By Benjamin J. Hayford

Social media transformed the ways in which people connect with others, evaluate information, follow news and trends, and even how they shape government policy, but companies have yet to embrace social media advocacy in the ever-important China market.

More than 688 million people, more than half the Chinese population, are internet users, according to the China Internet Network Information Center. The nationwide rise of internet use presents significant economic opportunity in China, but strict regulations, vigilant censorship, and heavy penalties for illegal activities complicate these opportunities.

Advertisements and posts deemed offensive or contrary to government viewpoints are blocked by censors. The government can block the accounts of repeat offenders and criminally charge them, which have costly business implications. Companies face the challenge of navigating China’s internet restrictions while advancing brand recognition, attracting consumers, and increasing market share.

The luxury goods market in China provides an example of effective social media advocacy to attract consumers. In recent years, slowed economic growth and President Xi Jinping’s ongoing anti-corruption campaign cause a slowdown in the luxury goods market in China. In January 2016, Bain & Company’s China Luxury Market Study suggested:  “Luxury brands seeking to overcome the economic slump and reinvigorate consumer spending domestically must employ a more tailored, localized marketing strategy… Brands should strengthen both digital platform building and digital content creation, with an emphasis on localization to reflect local market preferences.”

The digital advocacy future

The Chinese government controls the domestic media and heavily regulates internet traffic. Competing narratives vie for public attention and top policymakers monitor, react to, and attempt to shape public perception online. Despite these complications, companies continue to eye China’s 688 million internet users, each of whom is a consumer and a constituent.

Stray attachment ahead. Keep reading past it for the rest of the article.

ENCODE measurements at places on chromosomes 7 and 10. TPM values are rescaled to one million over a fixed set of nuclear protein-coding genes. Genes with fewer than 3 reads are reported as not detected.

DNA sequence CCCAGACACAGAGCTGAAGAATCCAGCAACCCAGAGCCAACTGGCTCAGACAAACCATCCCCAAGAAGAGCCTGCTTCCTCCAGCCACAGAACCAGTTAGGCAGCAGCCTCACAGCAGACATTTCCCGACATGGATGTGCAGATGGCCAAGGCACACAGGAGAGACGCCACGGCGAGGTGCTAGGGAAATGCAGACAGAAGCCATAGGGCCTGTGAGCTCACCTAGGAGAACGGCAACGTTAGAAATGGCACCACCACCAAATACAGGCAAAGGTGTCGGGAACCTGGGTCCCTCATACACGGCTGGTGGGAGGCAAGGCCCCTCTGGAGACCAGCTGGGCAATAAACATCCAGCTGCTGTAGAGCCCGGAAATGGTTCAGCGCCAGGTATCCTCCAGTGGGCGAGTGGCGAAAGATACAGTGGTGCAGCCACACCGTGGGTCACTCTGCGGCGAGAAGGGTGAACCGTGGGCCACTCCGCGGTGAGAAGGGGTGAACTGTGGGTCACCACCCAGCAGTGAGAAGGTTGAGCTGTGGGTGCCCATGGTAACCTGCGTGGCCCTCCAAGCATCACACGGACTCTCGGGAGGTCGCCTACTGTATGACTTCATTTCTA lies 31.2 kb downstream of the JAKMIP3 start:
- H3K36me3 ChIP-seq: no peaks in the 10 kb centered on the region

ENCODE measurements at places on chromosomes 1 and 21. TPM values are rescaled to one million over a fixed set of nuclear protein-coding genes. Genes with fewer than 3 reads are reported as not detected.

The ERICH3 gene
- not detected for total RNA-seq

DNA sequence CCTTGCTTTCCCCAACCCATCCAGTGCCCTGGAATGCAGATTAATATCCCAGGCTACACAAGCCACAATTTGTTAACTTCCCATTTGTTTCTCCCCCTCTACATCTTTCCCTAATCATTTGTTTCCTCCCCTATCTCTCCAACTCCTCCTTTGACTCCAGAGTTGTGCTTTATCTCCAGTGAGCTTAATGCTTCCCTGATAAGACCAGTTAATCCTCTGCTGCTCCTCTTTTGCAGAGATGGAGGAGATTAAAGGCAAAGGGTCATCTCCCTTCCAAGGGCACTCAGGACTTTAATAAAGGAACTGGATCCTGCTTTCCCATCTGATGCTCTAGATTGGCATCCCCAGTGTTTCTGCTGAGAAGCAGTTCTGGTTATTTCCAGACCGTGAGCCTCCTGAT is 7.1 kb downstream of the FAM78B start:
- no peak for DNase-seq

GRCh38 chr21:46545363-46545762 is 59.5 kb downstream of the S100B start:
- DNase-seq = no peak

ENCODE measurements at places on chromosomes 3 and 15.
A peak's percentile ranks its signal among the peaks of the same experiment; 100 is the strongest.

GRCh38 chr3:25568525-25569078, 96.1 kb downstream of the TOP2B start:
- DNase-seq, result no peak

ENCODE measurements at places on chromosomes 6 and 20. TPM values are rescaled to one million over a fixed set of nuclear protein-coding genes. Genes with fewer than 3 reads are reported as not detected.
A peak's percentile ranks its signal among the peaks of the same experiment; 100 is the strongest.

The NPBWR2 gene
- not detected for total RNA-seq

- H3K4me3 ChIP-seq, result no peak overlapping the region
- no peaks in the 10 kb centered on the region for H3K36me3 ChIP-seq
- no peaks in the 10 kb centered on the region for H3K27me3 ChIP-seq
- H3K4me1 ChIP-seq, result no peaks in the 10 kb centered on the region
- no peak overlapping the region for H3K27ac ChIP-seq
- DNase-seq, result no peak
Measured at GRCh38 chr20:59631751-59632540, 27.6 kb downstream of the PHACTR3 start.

The Chinese government’s Internet+ strategy seeks to promote innovation and upgrade China to a powerful industrial country. The government committed to investing $182 billion in fiber optic broadband and high-speed 4G mobile networks by the end of 2017. 

At the World Economic Forum’s Summer Davos, Premier Li Keqiang described Internet+ as a way to develop a sharing economy that crosses socioeconomic borders. While internet controls and regulation remain strict, Internet+ is an incredible opportunity for companies to advance brand recognition, attract consumers, and increase market share through social media advocacy.

Leveraging social media

Companies who want a robust social media presence should must realize that Weibo is not Twitter, Renren is not Facebook, Baidu is not Google, and Xing is not LinkedIn. Twitter and Facebook posts, as well as Google and LinkedIn searches, although monitored, are not censored like Weibo and Renren posts or Baidu and Xing searches.

Leveraging social media in the United States requires strategic messaging. In China, that messaging must also meet government approval. In April 2016, the US Trade Representative included internet regulation as a barrier to trade, noting, “Outright blocking of websites appears to have worsened over the past year, with 8 of the top 25 most trafficked global sites now blocked in China. Much of the blocking appears arbitrary; for example, a major home improvement site in the United States, which would appear wholly innocuous, is typical of sites likely swept up by the Great Firewall.”

Just last month, Xu Lin took over leadership of China’s Cyberspace Administration from outgoing Lu Wei, who was a highly visible defender of China’s internet sovereignty. While Xu’s inclination to tighten or loosen internet restrictions is unclear, the leadership change should encourage, not deter, companies to be better social media advocates.

Developing relationships with Chinese policymakers at all levels, including Cyberspace Administration of China leaders, knowing policies, and conducting smart campaigns is crucial to avoid post censorship or total web content block. Finding common ground with censors will open doors, while defiance and pushing the envelope in terms of messaging and content will slam doors shut.


About the Author

Benjamin J. Hayford is a Senior Business Analyst, Global Finance IT for Flowserve Corp. Flowserve Corp is an American multinational corporation with a global team of more than 18,000 employees in 55 countries. It is one of the largest suppliers of industrial and environmental machinery and services power, oil, gas, chemical, and other industries. The views expressed here are the author’s own and do not necessarily represent the views of Flowserve.

Posted by Benjamin J. Hayford